IS THERE A BRIGHTSIDE?

The one bright spot in this tragedy is the investigation into the multistate outbreak of salmonellosis tied to pig ears would not have been possible without the cooperation of the FDA and the CDC. I applaud their efforts because they have been tremendous, with their communications, with their outreach and education.

So, maybe – just maybe – the next time you think of bashing the FDA – think again. Because, although every government system is not without its flaws, right now the FDA and your local state regulators are the only protection you have between what you buy for yourself, your family and your pets comes from their power to uphold the laws of the Federal Food Drug and Cosmetic Act. 

A SNAPSHOT IN TIME OF THE OUTBREAK

Snapshots By the Numbers (as of 8/30/19)
Outbreak Investigation Summary

  • The FDA has traced back some of the pig ear treats associated with cases of illness to sources in Argentina and Brazil. Three firms have recalled their products. Samples of these treats have tested positive for Salmonella, and further testing is ongoing to identify the specific Salmonella fingerprint.
  • The FDA is working with affected firms to remove pig ear pet treats from the marketplace and identify places where they may have been distributed.
  • Testing has identified several Salmonella types in pig ear pet treats, including Salmonella enterica serotypes I 4,[5],12:i:-, Infantis, London, and Newport.
  • On July 3, Pet Supplies Plus notified the public about a recall of all bulk pig ear products supplied to all its retail locations by several different vendors, including Lennox Intl Inc.
  • On July 26, Lennox Intl Inc. issued a public notification about a recall of its products. On July 30, the firm expanded that recall and issued an additional public notification.
  • On August 16, 2019, Dog Goods USA LLC announced a recall of non-irradiated bulk and packaged Chef Toby Pig Ears. 
  • On August 22, the FDA updated Import Alert 72-03 to include three firms that presented pig ears for import that then tested positive for Salmonella: Custom Pet S.A.S (Colombia), Suarko SRL (Argentina), and Anabe Industria e Comercio de Proteinas (Brazil).
  • On August 27, Brutus & Barnaby recalled all variations of their Pig Ear Natural Treats for Dogs.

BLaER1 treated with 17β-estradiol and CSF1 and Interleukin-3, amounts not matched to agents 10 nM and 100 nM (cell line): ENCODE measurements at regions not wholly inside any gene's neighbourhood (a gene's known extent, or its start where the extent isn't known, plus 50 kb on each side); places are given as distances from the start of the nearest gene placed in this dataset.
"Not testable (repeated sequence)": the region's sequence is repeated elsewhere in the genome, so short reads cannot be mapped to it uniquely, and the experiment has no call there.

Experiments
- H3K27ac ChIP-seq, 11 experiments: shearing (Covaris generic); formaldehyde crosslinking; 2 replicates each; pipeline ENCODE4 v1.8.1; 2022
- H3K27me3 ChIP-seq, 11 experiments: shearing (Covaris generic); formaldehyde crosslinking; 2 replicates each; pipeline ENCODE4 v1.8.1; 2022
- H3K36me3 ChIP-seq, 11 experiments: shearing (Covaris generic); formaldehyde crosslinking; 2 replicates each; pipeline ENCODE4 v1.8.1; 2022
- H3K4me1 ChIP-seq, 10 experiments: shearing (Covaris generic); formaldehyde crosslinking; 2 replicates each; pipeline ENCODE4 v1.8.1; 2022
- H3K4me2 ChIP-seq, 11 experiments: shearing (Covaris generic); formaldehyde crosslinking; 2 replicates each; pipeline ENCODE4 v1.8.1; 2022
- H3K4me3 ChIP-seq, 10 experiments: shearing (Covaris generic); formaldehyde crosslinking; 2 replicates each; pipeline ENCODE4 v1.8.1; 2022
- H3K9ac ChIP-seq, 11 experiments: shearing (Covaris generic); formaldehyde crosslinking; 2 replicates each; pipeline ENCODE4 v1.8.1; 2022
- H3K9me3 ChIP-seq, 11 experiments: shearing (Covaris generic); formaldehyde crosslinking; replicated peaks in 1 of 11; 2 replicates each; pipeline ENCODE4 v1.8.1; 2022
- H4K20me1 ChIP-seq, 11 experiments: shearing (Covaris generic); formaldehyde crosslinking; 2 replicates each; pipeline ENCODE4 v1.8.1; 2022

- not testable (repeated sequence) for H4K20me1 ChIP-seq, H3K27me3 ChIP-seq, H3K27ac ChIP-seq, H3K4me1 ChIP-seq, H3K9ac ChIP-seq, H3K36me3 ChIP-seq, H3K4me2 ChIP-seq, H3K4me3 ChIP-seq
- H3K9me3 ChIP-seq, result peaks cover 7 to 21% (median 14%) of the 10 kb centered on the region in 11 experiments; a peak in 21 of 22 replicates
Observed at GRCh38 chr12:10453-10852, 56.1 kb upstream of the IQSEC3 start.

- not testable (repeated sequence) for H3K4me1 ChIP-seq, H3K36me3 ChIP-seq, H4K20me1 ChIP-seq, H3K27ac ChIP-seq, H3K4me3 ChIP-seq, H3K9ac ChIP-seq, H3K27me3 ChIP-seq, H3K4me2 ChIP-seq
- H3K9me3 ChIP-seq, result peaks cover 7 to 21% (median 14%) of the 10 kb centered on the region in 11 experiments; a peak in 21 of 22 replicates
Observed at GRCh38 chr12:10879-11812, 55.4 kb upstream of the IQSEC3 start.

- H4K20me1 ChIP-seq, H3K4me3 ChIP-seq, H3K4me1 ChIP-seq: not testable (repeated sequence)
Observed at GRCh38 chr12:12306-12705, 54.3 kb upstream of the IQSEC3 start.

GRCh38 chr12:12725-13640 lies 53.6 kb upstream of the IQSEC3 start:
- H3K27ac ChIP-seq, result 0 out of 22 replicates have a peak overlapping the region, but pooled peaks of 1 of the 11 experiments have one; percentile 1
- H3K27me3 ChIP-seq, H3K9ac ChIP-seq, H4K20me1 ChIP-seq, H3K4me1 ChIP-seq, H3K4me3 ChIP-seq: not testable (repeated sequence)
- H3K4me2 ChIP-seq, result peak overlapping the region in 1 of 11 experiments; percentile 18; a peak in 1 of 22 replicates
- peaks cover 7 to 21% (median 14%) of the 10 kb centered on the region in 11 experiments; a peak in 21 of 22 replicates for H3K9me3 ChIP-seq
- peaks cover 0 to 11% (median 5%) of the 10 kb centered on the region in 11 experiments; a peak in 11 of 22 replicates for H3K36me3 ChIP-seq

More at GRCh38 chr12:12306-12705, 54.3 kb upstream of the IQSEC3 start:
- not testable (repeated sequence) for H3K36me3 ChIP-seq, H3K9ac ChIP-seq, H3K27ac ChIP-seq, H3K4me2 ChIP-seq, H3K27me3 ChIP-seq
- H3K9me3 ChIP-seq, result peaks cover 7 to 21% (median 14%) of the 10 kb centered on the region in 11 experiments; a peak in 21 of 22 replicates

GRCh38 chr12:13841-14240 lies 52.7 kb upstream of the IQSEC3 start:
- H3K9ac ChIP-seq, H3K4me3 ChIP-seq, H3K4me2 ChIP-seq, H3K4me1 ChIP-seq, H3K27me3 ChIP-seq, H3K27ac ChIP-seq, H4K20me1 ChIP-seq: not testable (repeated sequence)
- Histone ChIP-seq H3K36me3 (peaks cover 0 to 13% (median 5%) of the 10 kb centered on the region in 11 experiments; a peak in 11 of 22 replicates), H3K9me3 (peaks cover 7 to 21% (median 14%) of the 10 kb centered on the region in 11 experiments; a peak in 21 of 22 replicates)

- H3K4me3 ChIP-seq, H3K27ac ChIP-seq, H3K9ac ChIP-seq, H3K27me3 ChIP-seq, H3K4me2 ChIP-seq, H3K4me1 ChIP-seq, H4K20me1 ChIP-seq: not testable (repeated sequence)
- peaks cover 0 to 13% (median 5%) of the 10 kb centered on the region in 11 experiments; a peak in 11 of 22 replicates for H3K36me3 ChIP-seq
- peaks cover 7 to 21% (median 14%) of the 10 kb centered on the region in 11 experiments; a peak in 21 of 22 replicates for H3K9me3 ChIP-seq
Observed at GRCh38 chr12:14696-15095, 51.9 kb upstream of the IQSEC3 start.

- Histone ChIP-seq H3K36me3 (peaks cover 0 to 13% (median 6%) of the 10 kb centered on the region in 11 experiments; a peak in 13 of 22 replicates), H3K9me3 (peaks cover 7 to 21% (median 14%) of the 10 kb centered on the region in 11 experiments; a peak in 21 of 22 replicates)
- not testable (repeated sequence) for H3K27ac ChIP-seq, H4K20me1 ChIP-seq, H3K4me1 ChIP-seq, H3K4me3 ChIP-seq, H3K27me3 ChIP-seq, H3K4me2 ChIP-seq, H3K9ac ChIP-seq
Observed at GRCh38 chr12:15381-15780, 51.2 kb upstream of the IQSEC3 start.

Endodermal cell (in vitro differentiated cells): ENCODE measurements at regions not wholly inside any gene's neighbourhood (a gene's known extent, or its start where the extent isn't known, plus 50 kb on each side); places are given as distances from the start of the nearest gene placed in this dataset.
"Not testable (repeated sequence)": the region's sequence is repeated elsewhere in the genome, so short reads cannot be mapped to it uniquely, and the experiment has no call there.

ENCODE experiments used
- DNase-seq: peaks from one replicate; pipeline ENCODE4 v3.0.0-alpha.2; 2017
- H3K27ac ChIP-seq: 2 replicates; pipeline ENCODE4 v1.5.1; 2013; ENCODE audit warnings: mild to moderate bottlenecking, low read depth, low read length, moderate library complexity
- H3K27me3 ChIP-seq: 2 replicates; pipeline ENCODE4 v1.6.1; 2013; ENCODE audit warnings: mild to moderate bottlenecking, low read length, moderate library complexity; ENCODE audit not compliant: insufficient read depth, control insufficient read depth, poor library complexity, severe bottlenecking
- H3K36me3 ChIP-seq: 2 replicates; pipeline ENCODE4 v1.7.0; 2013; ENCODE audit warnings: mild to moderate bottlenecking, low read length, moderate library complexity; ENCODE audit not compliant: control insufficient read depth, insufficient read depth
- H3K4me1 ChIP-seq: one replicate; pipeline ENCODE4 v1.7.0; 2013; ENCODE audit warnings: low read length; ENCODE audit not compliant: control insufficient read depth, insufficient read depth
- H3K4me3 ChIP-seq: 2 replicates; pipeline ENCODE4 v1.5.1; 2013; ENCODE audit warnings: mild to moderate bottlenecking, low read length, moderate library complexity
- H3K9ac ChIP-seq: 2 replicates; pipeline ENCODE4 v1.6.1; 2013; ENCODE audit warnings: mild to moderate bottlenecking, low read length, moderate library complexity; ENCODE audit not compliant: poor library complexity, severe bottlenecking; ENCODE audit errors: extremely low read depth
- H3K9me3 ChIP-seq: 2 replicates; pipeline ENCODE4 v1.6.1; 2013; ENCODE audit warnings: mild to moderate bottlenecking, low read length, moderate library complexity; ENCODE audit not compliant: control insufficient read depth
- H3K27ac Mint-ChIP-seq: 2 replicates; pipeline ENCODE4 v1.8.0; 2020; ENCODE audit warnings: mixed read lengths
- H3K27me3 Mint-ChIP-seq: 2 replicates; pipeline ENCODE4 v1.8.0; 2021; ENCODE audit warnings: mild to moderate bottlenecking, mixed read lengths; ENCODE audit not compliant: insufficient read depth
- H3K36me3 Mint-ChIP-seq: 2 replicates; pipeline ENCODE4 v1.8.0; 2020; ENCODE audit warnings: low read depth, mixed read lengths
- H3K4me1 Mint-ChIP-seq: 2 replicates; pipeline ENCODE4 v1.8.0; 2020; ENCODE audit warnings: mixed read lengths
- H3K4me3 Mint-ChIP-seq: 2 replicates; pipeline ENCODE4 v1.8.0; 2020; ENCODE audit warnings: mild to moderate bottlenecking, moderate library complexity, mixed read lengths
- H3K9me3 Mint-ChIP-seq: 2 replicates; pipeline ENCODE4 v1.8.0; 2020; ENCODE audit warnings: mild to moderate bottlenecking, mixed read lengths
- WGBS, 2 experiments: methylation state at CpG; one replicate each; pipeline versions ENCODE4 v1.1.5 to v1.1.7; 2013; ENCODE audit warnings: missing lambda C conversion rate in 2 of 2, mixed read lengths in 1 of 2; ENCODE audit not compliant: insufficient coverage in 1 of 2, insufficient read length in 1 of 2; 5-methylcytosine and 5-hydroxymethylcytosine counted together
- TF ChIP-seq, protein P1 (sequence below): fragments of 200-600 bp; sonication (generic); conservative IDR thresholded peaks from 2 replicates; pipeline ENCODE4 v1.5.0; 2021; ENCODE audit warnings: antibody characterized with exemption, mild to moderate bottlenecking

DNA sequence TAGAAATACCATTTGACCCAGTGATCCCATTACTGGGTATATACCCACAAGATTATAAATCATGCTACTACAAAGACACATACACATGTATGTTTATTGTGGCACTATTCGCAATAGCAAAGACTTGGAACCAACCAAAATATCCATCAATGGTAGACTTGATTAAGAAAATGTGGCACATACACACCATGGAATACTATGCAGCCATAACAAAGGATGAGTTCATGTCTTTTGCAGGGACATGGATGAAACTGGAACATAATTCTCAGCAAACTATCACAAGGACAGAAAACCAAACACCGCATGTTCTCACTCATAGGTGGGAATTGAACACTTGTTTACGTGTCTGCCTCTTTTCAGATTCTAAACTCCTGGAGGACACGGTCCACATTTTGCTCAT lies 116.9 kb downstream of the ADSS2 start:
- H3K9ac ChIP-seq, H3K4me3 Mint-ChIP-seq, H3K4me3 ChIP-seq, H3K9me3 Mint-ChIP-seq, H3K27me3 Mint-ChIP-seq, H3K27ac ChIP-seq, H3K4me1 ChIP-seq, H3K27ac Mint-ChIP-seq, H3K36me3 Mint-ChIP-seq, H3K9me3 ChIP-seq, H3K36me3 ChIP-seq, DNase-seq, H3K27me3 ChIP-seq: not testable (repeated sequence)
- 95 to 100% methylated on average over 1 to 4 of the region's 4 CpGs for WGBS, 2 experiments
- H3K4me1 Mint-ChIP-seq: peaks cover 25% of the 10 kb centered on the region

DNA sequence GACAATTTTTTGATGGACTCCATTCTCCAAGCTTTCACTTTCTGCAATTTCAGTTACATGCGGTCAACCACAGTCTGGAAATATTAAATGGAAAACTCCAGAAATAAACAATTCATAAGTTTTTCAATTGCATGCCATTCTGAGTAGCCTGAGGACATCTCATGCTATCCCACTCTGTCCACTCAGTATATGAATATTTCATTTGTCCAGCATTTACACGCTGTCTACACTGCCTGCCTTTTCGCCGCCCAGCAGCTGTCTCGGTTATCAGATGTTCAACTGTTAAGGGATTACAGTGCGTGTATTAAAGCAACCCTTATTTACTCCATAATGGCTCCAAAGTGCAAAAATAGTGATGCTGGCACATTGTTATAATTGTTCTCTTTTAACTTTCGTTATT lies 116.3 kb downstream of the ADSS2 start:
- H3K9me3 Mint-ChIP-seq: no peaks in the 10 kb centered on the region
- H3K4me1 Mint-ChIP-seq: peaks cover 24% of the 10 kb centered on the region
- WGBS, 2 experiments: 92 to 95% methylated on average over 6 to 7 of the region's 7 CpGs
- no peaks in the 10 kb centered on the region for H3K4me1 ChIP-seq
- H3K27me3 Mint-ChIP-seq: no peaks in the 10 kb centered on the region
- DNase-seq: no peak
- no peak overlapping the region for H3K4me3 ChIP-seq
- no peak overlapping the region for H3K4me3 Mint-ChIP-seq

Advice for Consumers

  • The FDA and CDC recommend that people avoid purchasing or feeding any pig ear pet treats at this time. This recommendation may change as more information becomes available.
  • If you have pig ear treats, throw them away in a secure container where animals, including wildlife, cannot access it. Wash your hands thoroughly and disinfect any surfaces that have come into contact with potentially contaminated products.
  • In general, if you choose to feed treats like pig ears, practice good hygiene by: monitoring your pet while they have the treat, picking up the treat when they are done with it, keeping treats away from small children, cleaning the areas the treat contacted, washing hands, and not allowing your pet to lick you, your family members, or surfaces in your home.
  • Salmonella can affect both human and animal health. People with symptoms of Salmonella infection should consult their healthcare providers. Consult a veterinarian if your pet has symptoms of Salmonella infection.
Outbreak Investigation

  • CDC reports 143 people infected with the outbreak serotypes of Salmonella
  • Illnesses have been reported from 35 states: AL, AZ, CA, CO, CT, FL, GA, HI, IA, IL, IN, KS, KY, LA, MA, ME, MI, MN, MO, NC, ND, NH, NJ, NM, NY, OH, OR, PA, SC, TX, UT, WA, WI, VA, and MD.
  • Cases date from 2015 to the present.
  • There have been 26 people hospitalized.
  • No deaths have been reported.

Source: FDA

READ MORE ABOUT IT

The following links provide more information on the FDA’s ongoing investigation of Salmonella contaminated pig ears and their link to human illness: